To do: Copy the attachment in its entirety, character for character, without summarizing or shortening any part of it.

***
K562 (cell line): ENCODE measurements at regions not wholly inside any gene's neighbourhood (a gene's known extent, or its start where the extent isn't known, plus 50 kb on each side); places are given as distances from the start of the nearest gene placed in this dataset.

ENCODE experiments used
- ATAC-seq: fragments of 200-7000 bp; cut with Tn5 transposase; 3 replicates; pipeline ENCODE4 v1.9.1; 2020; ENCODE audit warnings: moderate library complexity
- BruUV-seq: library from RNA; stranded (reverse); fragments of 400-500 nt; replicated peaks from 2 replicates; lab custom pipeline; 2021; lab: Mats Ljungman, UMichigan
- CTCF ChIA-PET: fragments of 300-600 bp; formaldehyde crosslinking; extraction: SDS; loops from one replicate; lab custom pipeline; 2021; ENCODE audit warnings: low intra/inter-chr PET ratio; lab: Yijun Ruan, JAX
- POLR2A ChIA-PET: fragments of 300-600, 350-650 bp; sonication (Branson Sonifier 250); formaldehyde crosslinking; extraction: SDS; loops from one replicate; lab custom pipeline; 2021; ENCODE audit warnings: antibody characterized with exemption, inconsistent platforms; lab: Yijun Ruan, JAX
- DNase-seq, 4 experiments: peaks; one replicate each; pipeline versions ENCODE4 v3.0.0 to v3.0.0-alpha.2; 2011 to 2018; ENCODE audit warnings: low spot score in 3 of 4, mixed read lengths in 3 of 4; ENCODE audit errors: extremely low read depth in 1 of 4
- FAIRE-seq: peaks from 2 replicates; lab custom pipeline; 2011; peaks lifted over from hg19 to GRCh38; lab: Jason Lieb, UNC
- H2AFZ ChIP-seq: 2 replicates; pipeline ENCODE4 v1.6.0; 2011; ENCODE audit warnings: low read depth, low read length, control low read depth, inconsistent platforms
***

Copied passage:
K562 (cell line): ENCODE measurements at regions not wholly inside any gene's neighbourhood (a gene's known extent, or its start where the extent isn't known, plus 50 kb on each side); places are given as distances from the start of the nearest gene placed in this dataset.

ENCODE experiments used
- ATAC-seq: fragments of 200-7000 bp; cut with Tn5 transposase; 3 replicates; pipeline ENCODE4 v1.9.1; 2020; ENCODE audit warnings: moderate library complexity
- BruUV-seq: library from RNA; stranded (reverse); fragments of 400-500 nt; replicated peaks from 2 replicates; lab custom pipeline; 2021; lab: Mats Ljungman, UMichigan
- CTCF ChIA-PET: fragments of 300-600 bp; formaldehyde crosslinking; extraction: SDS; loops from one replicate; lab custom pipeline; 2021; ENCODE audit warnings: low intra/inter-chr PET ratio; lab: Yijun Ruan, JAX
- POLR2A ChIA-PET: fragments of 300-600, 350-650 bp; sonication (Branson Sonifier 250); formaldehyde crosslinking; extraction: SDS; loops from one replicate; lab custom pipeline; 2021; ENCODE audit warnings: antibody characterized with exemption, inconsistent platforms; lab: Yijun Ruan, JAX
- DNase-seq, 4 experiments: peaks; one replicate each; pipeline versions ENCODE4 v3.0.0 to v3.0.0-alpha.2; 2011 to 2018; ENCODE audit warnings: low spot score in 3 of 4, mixed read lengths in 3 of 4; ENCODE audit errors: extremely low read depth in 1 of 4
- FAIRE-seq: peaks from 2 replicates; lab custom pipeline; 2011; peaks lifted over from hg19 to GRCh38; lab: Jason Lieb, UNC
- H2AFZ ChIP-seq: 2 replicates; pipeline ENCODE4 v1.6.0; 2011; ENCODE audit warnings: low read depth, low read length, control low read depth, inconsistent platforms